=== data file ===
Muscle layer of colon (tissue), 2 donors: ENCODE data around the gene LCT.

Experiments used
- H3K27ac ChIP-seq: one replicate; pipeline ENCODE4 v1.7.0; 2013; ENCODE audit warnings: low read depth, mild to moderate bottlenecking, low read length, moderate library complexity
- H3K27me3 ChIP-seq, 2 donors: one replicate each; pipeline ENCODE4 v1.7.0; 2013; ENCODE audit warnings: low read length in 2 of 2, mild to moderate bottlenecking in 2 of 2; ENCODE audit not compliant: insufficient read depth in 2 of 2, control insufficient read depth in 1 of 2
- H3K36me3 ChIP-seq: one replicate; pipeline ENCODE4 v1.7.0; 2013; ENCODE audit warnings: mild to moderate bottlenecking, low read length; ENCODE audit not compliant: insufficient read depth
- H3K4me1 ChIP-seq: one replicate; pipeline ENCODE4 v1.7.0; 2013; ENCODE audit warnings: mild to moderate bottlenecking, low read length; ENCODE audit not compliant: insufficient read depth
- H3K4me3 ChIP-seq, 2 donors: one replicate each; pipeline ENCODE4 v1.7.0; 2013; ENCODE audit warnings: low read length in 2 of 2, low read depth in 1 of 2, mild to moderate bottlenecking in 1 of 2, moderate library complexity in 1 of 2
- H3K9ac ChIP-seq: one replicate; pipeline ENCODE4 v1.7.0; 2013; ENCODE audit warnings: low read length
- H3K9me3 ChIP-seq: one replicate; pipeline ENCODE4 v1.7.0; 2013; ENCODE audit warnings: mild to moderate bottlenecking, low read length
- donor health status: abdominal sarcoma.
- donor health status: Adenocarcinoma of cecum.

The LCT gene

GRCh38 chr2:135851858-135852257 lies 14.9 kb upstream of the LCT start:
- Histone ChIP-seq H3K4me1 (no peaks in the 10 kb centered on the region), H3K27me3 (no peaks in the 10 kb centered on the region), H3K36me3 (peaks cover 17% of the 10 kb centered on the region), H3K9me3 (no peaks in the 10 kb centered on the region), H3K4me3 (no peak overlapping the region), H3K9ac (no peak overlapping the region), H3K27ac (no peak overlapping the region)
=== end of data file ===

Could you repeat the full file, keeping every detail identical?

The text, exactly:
Muscle layer of colon (tissue), 2 donors: ENCODE data around the gene LCT.

Experiments used
- H3K27ac ChIP-seq: one replicate; pipeline ENCODE4 v1.7.0; 2013; ENCODE audit warnings: low read depth, mild to moderate bottlenecking, low read length, moderate library complexity
- H3K27me3 ChIP-seq, 2 donors: one replicate each; pipeline ENCODE4 v1.7.0; 2013; ENCODE audit warnings: low read length in 2 of 2, mild to moderate bottlenecking in 2 of 2; ENCODE audit not compliant: insufficient read depth in 2 of 2, control insufficient read depth in 1 of 2
- H3K36me3 ChIP-seq: one replicate; pipeline ENCODE4 v1.7.0; 2013; ENCODE audit warnings: mild to moderate bottlenecking, low read length; ENCODE audit not compliant: insufficient read depth
- H3K4me1 ChIP-seq: one replicate; pipeline ENCODE4 v1.7.0; 2013; ENCODE audit warnings: mild to moderate bottlenecking, low read length; ENCODE audit not compliant: insufficient read depth
- H3K4me3 ChIP-seq, 2 donors: one replicate each; pipeline ENCODE4 v1.7.0; 2013; ENCODE audit warnings: low read length in 2 of 2, low read depth in 1 of 2, mild to moderate bottlenecking in 1 of 2, moderate library complexity in 1 of 2
- H3K9ac ChIP-seq: one replicate; pipeline ENCODE4 v1.7.0; 2013; ENCODE audit warnings: low read length
- H3K9me3 ChIP-seq: one replicate; pipeline ENCODE4 v1.7.0; 2013; ENCODE audit warnings: mild to moderate bottlenecking, low read length
- donor health status: abdominal sarcoma.
- donor health status: Adenocarcinoma of cecum.

The LCT gene

GRCh38 chr2:135851858-135852257 lies 14.9 kb upstream of the LCT start:
- Histone ChIP-seq H3K4me1 (no peaks in the 10 kb centered on the region), H3K27me3 (no peaks in the 10 kb centered on the region), H3K36me3 (peaks cover 17% of the 10 kb centered on the region), H3K9me3 (no peaks in the 10 kb centered on the region), H3K4me3 (no peak overlapping the region), H3K9ac (no peak overlapping the region), H3K27ac (no peak overlapping the region)